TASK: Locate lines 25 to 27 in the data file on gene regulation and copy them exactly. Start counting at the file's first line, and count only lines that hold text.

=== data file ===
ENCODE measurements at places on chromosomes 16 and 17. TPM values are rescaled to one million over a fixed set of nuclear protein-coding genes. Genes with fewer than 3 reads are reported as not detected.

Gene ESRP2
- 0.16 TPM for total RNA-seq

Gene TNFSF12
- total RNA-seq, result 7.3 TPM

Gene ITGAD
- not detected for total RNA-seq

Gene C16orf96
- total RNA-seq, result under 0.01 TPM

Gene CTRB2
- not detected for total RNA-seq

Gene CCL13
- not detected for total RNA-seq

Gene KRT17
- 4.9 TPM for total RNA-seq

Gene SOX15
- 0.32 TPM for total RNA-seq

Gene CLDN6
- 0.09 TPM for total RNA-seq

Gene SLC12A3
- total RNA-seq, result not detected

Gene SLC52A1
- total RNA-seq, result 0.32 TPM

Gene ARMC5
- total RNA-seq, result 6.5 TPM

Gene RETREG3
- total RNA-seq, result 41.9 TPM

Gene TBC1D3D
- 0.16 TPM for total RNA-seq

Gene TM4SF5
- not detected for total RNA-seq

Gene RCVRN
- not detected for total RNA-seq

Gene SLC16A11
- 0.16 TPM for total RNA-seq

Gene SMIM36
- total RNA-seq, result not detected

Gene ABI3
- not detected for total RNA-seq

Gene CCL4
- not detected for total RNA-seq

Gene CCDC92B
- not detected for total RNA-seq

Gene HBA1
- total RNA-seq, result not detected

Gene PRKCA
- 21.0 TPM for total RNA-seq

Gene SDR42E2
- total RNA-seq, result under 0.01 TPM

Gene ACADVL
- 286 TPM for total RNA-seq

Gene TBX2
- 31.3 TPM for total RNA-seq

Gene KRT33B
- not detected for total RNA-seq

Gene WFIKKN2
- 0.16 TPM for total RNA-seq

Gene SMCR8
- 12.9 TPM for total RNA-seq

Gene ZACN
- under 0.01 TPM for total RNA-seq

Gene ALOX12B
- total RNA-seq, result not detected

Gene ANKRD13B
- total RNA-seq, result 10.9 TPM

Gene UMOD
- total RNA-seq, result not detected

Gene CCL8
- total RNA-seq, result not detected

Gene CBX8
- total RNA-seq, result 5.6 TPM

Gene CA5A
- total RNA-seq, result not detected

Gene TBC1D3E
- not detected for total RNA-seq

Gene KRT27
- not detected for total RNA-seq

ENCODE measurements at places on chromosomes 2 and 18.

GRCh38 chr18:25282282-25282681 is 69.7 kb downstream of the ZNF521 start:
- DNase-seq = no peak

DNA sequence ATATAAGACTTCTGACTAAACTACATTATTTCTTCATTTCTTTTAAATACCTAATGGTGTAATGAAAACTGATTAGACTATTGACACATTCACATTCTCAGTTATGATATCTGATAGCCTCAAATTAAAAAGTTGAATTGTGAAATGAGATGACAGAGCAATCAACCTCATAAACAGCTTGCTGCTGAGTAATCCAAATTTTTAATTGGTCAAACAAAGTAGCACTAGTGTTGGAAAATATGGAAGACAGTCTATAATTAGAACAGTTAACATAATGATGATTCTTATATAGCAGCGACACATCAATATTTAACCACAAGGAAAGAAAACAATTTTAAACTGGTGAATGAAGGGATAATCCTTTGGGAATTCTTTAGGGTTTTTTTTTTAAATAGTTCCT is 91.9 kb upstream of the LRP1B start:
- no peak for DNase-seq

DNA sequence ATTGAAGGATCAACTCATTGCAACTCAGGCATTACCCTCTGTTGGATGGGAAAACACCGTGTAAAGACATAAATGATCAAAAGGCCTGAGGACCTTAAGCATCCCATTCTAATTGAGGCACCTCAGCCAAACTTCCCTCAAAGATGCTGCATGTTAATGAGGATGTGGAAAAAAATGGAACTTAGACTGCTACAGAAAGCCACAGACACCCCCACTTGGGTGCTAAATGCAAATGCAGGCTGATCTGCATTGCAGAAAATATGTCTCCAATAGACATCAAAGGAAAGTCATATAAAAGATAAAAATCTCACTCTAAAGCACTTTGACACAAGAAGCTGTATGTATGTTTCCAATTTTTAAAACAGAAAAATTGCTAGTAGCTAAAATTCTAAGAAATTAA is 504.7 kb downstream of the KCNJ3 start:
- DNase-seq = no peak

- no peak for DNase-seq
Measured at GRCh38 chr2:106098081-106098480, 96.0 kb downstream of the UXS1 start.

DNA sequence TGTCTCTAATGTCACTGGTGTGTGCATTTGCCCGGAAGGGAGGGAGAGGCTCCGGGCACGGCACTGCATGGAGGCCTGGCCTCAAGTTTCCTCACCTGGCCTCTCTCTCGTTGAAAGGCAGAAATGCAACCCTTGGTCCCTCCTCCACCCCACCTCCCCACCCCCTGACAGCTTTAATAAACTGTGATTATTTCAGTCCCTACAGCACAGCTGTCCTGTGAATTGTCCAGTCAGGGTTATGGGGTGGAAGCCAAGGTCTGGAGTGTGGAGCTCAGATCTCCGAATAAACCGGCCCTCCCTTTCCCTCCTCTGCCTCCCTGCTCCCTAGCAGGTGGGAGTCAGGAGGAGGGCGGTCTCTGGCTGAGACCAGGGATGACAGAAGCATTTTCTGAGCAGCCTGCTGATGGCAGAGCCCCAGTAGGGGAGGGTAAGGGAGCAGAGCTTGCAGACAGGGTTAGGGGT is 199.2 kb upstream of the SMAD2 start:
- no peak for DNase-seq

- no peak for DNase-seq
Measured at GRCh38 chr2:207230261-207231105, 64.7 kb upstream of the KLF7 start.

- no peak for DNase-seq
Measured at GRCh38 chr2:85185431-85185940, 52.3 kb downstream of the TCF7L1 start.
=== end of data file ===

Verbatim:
- total RNA-seq, result 6.5 TPM

Gene RETREG3
- total RNA-seq, result 41.9 TPM